(6.) The two documents accounting for the origins of the convent--the Vita S. Drausi and a privilege of Drausin to the convent--are both suspect. See G. Bourgin, La commune de Soissons et le groupe communal soissonais (Paris: Librairie Honore Champion, 1908), 44, although the foundation by Ebroin and Leutrade remains unquestioned in some studies, for example, Michele Gaillard, "Les Origines du monachisme feminin dans le nord et l'est de la Gaule (fin Vie siecle--debut VIIIe siecle)," in Les religieuses dans le cloitre et dans le monde des origines 71 nos jours: Actes du DeuxiOme Colloque International du C.E.R.C.O.R. (Saint-Etienne: Centre Europeen de Recherches sur les Congregations et Ordres Religiuex, 1994), 54; Alain Dubreucq, "Le monachisme feminin dans le nord de la Gaule a l'epoque carolingienne," in Les religieuses dans le cloitre, 67.

(7.) At least one scholar considers Notre-Dame a double monastery due to this arrangement. See Dubreucq, "Le monachisme feminin," 62.

(8.) For the broader context of royal intervention in women's communities in twelfth-century France, see Venarde, Women's Monasticism, 156-57.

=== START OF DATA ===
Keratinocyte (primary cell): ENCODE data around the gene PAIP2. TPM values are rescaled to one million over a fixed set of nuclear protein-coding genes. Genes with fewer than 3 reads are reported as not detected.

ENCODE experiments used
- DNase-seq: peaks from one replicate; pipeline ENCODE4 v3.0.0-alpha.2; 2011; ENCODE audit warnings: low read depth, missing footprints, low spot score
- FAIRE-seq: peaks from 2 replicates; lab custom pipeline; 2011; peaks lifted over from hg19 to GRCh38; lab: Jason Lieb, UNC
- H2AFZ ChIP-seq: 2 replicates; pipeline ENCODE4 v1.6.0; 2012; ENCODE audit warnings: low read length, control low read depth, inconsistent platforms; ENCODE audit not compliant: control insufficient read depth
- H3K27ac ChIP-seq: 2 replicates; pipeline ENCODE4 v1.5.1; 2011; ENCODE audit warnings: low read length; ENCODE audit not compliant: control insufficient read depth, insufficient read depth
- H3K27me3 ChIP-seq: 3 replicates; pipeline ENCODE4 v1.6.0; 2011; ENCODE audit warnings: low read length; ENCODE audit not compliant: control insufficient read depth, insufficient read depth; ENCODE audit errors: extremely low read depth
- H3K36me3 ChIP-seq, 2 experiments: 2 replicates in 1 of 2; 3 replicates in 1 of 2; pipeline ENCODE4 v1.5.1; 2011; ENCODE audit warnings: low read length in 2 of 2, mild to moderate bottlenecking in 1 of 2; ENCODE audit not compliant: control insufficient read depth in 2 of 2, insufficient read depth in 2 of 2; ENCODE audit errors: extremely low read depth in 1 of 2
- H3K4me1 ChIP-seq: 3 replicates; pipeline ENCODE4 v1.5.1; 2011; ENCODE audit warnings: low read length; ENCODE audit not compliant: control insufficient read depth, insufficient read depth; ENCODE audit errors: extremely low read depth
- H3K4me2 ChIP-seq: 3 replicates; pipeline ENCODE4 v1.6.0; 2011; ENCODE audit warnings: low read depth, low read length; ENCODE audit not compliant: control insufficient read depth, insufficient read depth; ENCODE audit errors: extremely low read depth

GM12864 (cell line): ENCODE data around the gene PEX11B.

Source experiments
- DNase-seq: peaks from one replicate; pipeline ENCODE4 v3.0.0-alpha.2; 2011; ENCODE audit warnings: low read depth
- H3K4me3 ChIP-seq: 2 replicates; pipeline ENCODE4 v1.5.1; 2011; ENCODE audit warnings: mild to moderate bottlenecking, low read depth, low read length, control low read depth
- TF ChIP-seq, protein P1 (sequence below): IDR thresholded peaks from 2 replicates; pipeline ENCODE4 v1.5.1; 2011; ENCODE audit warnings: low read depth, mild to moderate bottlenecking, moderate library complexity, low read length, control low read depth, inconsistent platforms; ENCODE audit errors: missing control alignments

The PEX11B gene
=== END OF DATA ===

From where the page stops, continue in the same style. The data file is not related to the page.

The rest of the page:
(9.) There is conflicting evidence about the date of the outbreak of ergotism. Some manuscripts of Hugh Farsit's description of the plague date it to 1127 (for example, Paris, Bibliotheque Nationale Ms lat. 2873; Paris, BN Ms lat. 16565) and some to 1128 (for example, Paris, BN Ms lat. 14463; Paris, BN Ms lat. 12593). Two texts associated with Saint-Medard, Annales S. Medardi Suessionensibus (Monumenta Germaniae Historica, Scriptores, 26:518) and Miracula SS. Gregorii et Sebastiani Suessione in monasterio S. Medardi (Acta Sanctorum, Mar. II, 750-751), date it to 1126. Anselm of Gembloux dates it to 1129 (Continuatio Sigeberti Chronicae, in MGH, SS, vol. 6, 381).